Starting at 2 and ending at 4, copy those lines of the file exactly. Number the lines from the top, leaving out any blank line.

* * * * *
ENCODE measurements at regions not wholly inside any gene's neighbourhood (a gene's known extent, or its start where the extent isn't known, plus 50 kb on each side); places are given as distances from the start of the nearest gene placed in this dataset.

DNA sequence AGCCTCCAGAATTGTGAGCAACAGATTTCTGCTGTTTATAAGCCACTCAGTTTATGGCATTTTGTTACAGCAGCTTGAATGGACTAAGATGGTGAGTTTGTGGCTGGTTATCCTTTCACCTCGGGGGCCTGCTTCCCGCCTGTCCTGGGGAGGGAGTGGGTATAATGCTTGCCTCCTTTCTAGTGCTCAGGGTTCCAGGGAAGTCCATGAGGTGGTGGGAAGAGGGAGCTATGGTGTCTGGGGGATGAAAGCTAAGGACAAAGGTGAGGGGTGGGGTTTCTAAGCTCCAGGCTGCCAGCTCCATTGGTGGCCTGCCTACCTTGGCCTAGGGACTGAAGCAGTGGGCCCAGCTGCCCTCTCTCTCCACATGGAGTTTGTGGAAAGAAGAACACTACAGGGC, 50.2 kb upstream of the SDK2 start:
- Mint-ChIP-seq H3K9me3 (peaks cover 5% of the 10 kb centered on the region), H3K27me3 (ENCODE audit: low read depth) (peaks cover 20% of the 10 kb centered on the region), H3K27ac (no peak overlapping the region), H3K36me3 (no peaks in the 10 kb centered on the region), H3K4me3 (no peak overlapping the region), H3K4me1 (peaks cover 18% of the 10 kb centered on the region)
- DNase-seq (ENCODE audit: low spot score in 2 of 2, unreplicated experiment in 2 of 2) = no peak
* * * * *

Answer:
DNA sequence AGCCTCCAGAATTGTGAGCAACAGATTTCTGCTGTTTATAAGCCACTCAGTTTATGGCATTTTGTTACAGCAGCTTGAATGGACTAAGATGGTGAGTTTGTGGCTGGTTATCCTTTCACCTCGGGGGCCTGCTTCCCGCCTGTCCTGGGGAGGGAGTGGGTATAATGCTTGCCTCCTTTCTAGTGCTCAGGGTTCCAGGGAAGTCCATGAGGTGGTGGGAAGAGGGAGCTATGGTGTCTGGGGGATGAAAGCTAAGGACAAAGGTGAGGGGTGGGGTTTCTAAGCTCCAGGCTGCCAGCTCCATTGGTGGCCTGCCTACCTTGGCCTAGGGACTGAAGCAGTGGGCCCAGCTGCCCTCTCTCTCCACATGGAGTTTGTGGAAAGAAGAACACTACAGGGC, 50.2 kb upstream of the SDK2 start:
- Mint-ChIP-seq H3K9me3 (peaks cover 5% of the 10 kb centered on the region), H3K27me3 (ENCODE audit: low read depth) (peaks cover 20% of the 10 kb centered on the region), H3K27ac (no peak overlapping the region), H3K36me3 (no peaks in the 10 kb centered on the region), H3K4me3 (no peak overlapping the region), H3K4me1 (peaks cover 18% of the 10 kb centered on the region)
- DNase-seq (ENCODE audit: low spot score in 2 of 2, unreplicated experiment in 2 of 2) = no peak